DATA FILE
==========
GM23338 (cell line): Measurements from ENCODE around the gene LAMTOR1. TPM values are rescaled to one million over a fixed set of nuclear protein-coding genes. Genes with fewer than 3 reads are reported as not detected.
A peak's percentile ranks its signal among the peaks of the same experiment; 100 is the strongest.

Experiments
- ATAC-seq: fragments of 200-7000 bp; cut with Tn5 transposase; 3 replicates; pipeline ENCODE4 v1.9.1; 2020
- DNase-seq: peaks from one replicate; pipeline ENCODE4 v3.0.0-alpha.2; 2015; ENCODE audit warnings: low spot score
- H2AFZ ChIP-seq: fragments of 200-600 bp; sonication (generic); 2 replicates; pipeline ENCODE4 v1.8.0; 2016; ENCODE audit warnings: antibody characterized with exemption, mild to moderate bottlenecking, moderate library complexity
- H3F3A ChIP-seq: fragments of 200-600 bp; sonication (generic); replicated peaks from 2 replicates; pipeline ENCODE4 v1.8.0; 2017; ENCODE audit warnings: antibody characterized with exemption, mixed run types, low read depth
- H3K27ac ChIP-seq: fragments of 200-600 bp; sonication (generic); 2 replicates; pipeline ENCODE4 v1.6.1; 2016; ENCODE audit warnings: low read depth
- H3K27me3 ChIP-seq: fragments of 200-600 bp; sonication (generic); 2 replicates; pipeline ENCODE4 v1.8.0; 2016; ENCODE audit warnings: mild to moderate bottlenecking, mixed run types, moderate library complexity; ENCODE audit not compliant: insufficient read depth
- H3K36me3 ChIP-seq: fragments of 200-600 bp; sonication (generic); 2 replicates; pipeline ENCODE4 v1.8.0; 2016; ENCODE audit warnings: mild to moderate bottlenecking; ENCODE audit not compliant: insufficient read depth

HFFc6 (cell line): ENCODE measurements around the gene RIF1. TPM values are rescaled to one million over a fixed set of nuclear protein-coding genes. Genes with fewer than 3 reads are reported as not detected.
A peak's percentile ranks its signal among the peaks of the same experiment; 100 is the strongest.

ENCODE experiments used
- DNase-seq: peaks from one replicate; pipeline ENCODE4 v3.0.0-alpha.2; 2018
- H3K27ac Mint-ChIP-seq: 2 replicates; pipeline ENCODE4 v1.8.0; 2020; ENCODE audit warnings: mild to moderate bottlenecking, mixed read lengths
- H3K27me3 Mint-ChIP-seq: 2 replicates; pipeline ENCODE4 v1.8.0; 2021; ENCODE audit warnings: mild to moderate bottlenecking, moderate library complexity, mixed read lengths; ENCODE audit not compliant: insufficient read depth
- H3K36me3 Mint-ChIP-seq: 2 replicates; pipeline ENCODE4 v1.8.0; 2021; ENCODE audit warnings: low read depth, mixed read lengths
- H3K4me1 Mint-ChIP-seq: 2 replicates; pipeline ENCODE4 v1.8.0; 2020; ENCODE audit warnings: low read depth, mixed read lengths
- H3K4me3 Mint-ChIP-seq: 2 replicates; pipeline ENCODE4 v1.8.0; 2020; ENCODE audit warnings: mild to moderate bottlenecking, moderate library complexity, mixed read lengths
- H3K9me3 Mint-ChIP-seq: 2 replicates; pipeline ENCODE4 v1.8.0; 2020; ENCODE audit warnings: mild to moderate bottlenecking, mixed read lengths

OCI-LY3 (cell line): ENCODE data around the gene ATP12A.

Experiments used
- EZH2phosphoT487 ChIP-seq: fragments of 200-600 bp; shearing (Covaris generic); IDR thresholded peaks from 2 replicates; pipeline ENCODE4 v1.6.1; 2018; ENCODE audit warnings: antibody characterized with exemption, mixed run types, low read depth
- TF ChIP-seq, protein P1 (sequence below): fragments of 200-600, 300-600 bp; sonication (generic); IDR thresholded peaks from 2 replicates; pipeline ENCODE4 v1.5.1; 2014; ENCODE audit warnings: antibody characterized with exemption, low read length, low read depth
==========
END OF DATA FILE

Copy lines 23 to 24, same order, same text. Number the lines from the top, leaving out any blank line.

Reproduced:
- EZH2phosphoT487 ChIP-seq: fragments of 200-600 bp; shearing (Covaris generic); IDR thresholded peaks from 2 replicates; pipeline ENCODE4 v1.6.1; 2018; ENCODE audit warnings: antibody characterized with exemption, mixed run types, low read depth
- TF ChIP-seq, protein P1 (sequence below): fragments of 200-600, 300-600 bp; sonication (generic); IDR thresholded peaks from 2 replicates; pipeline ENCODE4 v1.5.1; 2014; ENCODE audit warnings: antibody characterized with exemption, low read length, low read depth